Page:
For a long time, immunosenescence has been considered harmful. However, it is noteworthy that immunosenescence is a remodeling and retuning process with increase in some new functions rather than complete decline of immune function (9). Serum levels of lgG and lgA are increased with age, which is conducive to protecting against viral and bacterial infections effectively in older people (198). Although the generation of naive T/B cells continues to decline, the adaptive immune system adjusts to age-related changes and protects the body from most pathogens. Only later in life does the immune function decline gradually, which increases morbidity and mortality in the elderly (199). But not all older people suffer from age-related diseases, centenarians can delay the aging process and live up to the limits of human life. Centenarians have a large quantity of anti-inflammatory molecules, such as TGF-β1, IL-10 and IL-1 receptor antagonist (IL-1RA), to counterbalance increased inflammatory molecules, such as IL-1β, IL-6, TNF-α, IL-8, C-reactive protein (CRP) and CXCL9, achieving a dynamic balance between pro-inflammatory and anti-inflammatory levels (8). In addition, telomere length and telomerase activity are higher in centenarians (200).
In centenarians, the degradation of immune function is not obvious. Interestingly, the expansion of cytotoxic CD4+ T cells has been found in supercentenarians and makes them resistant to diseases (201). CD8+T cells of centenarians are highly differentiated with decreased CD28 expression (which are also called CD8+CD28−, CD8+KIR+, NK-like CD8+ or innate CD8+T cells) (202) and higher CD45RA expression (203). In centenarian offspring, the number of B cells decreases significantly, but naive B cells and IgM increase, which might be one of the reasons for resisting infection and prolonging the lives (204). The cytotoxic capability of NK cells in centenarians (up to about 55%), which is very similar to the young groups (about 63%), is higher than that in middle-aged groups (about 33%) (205). NK T cells bearing γδ TCR show higher cytotoxicity and IFN-γ production in centenarians, which is beneficial to fighting diseases and successful aging (141). Moreover, neutrophil chemotaxis and microbicidal capacity and lymphoproliferation are higher in centenarians, while neutrophil and lymphocyte adherence are lower (206). Therefore, anti-inflammatory molecules, cytotoxic CD4+ T cells, naive B cells and well-preserved NK cells would be the hallmark of successful aging (Figure 4).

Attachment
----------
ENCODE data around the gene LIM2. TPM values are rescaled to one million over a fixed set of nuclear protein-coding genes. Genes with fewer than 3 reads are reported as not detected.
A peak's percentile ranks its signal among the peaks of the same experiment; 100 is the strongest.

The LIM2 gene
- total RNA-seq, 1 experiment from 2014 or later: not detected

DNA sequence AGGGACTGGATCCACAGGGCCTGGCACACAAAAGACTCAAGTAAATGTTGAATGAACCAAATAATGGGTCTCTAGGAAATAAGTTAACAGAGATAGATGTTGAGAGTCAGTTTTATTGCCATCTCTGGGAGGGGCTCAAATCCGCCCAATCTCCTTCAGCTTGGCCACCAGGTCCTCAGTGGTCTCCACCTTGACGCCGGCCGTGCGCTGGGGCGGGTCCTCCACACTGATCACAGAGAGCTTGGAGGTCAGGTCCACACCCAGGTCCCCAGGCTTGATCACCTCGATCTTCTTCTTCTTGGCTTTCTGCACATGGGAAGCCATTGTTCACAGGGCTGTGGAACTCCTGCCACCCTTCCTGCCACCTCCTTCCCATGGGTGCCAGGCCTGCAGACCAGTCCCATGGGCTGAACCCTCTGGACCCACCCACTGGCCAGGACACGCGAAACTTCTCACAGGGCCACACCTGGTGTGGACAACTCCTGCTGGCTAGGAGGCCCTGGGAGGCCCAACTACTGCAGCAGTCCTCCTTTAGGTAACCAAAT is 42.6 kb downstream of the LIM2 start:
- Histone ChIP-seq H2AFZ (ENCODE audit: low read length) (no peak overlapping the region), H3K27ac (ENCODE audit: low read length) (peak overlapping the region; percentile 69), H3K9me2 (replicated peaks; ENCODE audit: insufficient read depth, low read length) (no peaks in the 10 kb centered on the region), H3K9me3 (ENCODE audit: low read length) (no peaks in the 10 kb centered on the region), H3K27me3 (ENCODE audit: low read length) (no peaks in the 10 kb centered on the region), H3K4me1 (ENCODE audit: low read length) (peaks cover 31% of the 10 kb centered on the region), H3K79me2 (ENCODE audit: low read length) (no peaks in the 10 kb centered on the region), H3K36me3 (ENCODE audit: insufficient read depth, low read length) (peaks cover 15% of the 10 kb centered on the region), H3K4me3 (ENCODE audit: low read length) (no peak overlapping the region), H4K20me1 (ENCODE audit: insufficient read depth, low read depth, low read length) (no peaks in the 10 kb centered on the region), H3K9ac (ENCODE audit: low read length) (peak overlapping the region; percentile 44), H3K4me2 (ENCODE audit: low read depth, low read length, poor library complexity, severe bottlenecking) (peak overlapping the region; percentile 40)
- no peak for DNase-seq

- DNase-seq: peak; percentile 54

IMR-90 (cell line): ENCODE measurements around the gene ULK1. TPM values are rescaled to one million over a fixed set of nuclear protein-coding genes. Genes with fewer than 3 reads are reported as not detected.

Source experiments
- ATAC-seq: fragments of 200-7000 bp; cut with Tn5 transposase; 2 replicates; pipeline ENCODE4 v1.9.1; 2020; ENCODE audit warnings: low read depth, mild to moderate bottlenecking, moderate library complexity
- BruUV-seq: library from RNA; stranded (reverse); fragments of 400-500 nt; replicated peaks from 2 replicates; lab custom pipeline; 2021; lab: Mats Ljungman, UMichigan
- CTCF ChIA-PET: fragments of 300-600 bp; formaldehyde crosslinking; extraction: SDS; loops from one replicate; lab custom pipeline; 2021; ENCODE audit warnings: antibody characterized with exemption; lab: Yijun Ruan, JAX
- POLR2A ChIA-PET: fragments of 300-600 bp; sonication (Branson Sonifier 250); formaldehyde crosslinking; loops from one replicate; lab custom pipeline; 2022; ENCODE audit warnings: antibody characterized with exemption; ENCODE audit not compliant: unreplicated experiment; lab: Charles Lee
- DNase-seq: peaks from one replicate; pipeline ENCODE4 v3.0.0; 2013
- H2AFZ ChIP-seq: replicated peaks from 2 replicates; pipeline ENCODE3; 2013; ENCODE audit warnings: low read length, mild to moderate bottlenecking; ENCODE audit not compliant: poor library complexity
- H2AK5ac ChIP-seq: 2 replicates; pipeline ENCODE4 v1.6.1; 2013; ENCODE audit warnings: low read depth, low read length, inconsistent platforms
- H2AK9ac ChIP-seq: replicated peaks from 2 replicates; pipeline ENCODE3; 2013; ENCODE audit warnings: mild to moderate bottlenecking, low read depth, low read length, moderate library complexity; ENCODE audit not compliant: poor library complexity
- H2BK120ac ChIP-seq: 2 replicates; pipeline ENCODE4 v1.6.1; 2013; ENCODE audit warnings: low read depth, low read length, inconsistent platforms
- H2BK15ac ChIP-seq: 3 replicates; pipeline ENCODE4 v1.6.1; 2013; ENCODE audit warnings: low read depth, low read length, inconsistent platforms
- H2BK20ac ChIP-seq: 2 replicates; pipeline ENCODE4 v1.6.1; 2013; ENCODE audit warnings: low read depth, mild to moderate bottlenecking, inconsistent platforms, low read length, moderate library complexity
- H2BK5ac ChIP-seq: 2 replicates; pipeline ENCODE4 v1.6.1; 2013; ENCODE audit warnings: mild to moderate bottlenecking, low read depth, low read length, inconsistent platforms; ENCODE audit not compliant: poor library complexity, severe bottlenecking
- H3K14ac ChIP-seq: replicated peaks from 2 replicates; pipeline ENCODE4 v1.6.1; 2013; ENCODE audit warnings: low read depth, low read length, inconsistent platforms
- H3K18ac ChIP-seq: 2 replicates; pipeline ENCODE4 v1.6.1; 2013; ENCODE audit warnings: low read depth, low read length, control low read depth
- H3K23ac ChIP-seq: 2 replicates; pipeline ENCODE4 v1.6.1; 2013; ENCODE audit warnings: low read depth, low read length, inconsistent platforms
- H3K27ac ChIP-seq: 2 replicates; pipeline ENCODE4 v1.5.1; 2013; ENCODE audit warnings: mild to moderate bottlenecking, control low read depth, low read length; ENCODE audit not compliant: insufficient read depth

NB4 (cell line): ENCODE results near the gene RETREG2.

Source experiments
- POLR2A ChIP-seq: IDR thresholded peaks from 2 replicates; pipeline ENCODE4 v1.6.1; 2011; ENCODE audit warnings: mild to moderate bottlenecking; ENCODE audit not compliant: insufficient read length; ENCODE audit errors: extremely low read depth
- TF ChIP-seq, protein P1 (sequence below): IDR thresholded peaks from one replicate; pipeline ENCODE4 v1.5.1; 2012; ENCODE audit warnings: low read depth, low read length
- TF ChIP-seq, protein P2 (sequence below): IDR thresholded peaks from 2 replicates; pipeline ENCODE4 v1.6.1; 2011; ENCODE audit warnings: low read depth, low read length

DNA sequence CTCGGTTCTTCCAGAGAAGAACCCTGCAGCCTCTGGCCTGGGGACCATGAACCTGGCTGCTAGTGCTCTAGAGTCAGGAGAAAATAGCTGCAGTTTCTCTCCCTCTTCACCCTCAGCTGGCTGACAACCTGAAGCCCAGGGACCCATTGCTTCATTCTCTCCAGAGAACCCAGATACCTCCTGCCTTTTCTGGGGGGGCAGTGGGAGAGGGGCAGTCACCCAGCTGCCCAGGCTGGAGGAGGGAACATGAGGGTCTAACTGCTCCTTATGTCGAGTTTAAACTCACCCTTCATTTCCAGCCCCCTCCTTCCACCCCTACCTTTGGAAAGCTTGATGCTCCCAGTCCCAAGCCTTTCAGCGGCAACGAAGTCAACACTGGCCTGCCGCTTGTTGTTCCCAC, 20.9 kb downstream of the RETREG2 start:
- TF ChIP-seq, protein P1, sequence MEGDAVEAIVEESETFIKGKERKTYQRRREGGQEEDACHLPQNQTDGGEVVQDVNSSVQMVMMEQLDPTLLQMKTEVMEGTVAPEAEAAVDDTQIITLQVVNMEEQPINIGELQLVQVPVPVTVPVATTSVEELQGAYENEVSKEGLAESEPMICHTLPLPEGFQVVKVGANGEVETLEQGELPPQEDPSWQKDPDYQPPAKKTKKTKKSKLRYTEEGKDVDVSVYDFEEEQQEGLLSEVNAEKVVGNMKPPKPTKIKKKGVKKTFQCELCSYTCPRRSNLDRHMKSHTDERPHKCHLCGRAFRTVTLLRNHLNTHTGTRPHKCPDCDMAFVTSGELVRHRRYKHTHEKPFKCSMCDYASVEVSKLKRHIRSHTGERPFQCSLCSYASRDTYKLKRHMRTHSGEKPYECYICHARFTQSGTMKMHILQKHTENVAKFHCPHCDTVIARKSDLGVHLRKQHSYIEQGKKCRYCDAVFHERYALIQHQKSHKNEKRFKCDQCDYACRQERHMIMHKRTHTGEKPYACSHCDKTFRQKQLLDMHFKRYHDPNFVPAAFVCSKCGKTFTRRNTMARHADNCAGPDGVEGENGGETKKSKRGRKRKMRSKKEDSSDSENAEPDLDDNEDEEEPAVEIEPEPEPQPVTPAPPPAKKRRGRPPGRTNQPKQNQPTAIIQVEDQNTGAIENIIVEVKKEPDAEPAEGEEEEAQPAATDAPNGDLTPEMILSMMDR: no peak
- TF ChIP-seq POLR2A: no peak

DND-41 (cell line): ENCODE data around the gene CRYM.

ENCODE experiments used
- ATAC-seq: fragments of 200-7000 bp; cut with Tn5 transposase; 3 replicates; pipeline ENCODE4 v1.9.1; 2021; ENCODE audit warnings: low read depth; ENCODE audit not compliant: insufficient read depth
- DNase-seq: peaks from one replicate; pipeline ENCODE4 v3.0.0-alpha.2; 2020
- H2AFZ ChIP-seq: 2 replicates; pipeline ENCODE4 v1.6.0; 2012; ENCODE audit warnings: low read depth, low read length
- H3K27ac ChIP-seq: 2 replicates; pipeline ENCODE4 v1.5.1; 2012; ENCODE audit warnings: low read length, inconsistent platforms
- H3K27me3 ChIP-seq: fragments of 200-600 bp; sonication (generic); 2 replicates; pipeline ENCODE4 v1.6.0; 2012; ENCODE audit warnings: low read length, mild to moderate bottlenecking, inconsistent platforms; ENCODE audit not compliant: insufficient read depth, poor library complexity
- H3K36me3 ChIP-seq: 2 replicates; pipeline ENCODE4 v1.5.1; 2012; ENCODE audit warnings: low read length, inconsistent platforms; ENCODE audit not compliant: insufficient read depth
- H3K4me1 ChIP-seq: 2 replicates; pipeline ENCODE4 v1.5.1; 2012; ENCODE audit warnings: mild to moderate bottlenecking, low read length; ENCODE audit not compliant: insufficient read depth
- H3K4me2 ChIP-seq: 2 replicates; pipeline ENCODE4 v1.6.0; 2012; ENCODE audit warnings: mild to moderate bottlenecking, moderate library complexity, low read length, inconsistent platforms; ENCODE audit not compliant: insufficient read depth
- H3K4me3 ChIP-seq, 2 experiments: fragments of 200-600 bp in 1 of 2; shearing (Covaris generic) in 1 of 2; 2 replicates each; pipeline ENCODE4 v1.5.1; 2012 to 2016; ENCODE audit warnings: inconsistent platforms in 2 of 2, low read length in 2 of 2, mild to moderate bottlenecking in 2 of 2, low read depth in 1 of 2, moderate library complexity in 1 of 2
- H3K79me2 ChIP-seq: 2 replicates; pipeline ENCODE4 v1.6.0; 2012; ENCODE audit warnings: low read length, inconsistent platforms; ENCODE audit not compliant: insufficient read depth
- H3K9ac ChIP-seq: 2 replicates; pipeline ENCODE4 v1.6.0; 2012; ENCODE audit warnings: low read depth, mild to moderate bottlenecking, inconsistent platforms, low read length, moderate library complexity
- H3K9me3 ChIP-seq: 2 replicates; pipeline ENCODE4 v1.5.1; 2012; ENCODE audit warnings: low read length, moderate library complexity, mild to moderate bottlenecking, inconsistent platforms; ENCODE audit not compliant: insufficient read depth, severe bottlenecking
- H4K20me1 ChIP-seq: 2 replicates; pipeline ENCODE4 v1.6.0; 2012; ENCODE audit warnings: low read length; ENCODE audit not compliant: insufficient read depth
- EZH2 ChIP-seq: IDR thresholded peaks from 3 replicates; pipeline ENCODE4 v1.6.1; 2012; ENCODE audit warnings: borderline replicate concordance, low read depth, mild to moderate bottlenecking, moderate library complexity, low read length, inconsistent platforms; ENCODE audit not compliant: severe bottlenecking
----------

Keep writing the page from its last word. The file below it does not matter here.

Figure 4 The differences in immune cells of published researches between the elderly and centenarians. Compared with the elderly, centenarians have more anti-inflammatory molecules, cytotoxic CD4+T cells, highly differentiated CD8+T cells, naive B cells and well-preserved NK cells, which would be the hallmark of successful aging.
7 Therapeutic strategies for successful aging
There are currently several strategies to deal with senescence and senescent cells. First of all, rejuvenation of old HSCs may be an effective therapeutic strategy to restore the balance between myeloid and lymphatic systems and the numbers of T and B cells (207). The involution of the thymus is one of the main features of aging, which might lead to the decrease of T cells, so restoring the structure and function of the aging thymus could reverse immunosenescence (208). Thymo-stimulatory property of IL-10, leptin, keratinocyte growth factor (KGF) and thymic stromal lymphopoietin (TSLP) may contribute to immune reconstitution of the elderly (69). IL-7 is a crucial cytokine for T cell development, so IL-7 treatment promotes the expansion of peripheral T cells and the diversity of TCR (209, 210). Telomerase is a significant component for T cell development, so upregulation of telomerase expression enhances T cell immune response and prolongs lifespan (211, 212).
Senescent cells cause immune cells dysfunction by recruiting SASP, which is connected with many chronic diseases, so clearing senescent cells is of great importance. Senotherapeutic strategies contain two types: senolytics (removing senescent cells selectively) and senomophics (changing senescence phenotypes) (213). A novel senolytic agent ABT-263 causes apoptosis in senescent cells by targeting Bcl-2 family members (a negative regulator of apoptosis) (214). A FOXO4 peptide induces apoptosis of senescent cells by interfering the FOXO4-p53 interaction (215). A component of grape seed extract procyanidin C1 (PCC1) is a natural senolytic agent and extends lifespan in mice (216). Nowadays immunotherapy is a promising therapeutic strategy against senescent cells (217). Modified T cells that express a chimeric antigen receptor (CAR) have been applied in cancer treatments successfully (218), based on which, engineering CAR T-cells with NKG2D receptors contributes to recognizing and eliminating senescent cells with NKG2D ligands (219). Chemotherapeutic agents (doxorubicin, melphalan and bortezomib) enhance the killing effect of NK cells to clear senescent cells by upregulating the expression of NKG2D receptors on tumor cells (220). The main culprit of senescent cells is the SASP, therefore, the way to prevent cell senescence is to control or neutralize SASP by blocking main upstream regulators (such as GATA4, NF-κB and BRD4) or using targeting drugs (221). Rapamycin, a common inhibitor of mTOR, prevents senescence through decreasing markers of senescence in peripheral T cells and inhibiting SASP regulators (222–224). Metformin has been known to reduce SASP by modulating NF-κB signaling and delay the aging process (213).